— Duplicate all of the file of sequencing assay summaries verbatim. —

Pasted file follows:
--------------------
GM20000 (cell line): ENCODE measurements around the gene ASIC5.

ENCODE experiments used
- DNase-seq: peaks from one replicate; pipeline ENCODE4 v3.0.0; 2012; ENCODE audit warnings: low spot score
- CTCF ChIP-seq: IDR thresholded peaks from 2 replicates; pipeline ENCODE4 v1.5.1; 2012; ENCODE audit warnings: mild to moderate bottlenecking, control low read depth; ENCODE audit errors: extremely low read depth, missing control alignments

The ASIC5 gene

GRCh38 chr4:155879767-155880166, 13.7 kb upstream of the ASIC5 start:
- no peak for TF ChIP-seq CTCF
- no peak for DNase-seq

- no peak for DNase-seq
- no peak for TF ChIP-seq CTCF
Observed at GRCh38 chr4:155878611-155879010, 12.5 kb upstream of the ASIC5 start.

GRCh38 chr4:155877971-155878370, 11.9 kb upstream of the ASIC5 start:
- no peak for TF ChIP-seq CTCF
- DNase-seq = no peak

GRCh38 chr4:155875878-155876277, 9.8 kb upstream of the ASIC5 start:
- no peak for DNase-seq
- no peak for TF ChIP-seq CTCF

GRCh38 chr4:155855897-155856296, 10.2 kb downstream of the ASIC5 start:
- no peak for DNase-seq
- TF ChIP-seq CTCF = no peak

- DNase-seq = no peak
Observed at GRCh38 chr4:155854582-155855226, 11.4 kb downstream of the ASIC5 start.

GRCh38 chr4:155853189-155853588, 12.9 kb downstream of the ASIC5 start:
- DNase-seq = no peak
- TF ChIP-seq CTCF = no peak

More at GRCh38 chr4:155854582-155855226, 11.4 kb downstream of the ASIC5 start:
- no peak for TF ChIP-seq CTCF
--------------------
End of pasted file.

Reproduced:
GM20000 (cell line): ENCODE measurements around the gene ASIC5.

ENCODE experiments used
- DNase-seq: peaks from one replicate; pipeline ENCODE4 v3.0.0; 2012; ENCODE audit warnings: low spot score
- CTCF ChIP-seq: IDR thresholded peaks from 2 replicates; pipeline ENCODE4 v1.5.1; 2012; ENCODE audit warnings: mild to moderate bottlenecking, control low read depth; ENCODE audit errors: extremely low read depth, missing control alignments

The ASIC5 gene

GRCh38 chr4:155879767-155880166, 13.7 kb upstream of the ASIC5 start:
- no peak for TF ChIP-seq CTCF
- no peak for DNase-seq

- no peak for DNase-seq
- no peak for TF ChIP-seq CTCF
Observed at GRCh38 chr4:155878611-155879010, 12.5 kb upstream of the ASIC5 start.

GRCh38 chr4:155877971-155878370, 11.9 kb upstream of the ASIC5 start:
- no peak for TF ChIP-seq CTCF
- DNase-seq = no peak

GRCh38 chr4:155875878-155876277, 9.8 kb upstream of the ASIC5 start:
- no peak for DNase-seq
- no peak for TF ChIP-seq CTCF

GRCh38 chr4:155855897-155856296, 10.2 kb downstream of the ASIC5 start:
- no peak for DNase-seq
- TF ChIP-seq CTCF = no peak

- DNase-seq = no peak
Observed at GRCh38 chr4:155854582-155855226, 11.4 kb downstream of the ASIC5 start.

GRCh38 chr4:155853189-155853588, 12.9 kb downstream of the ASIC5 start:
- DNase-seq = no peak
- TF ChIP-seq CTCF = no peak

More at GRCh38 chr4:155854582-155855226, 11.4 kb downstream of the ASIC5 start:
- no peak for TF ChIP-seq CTCF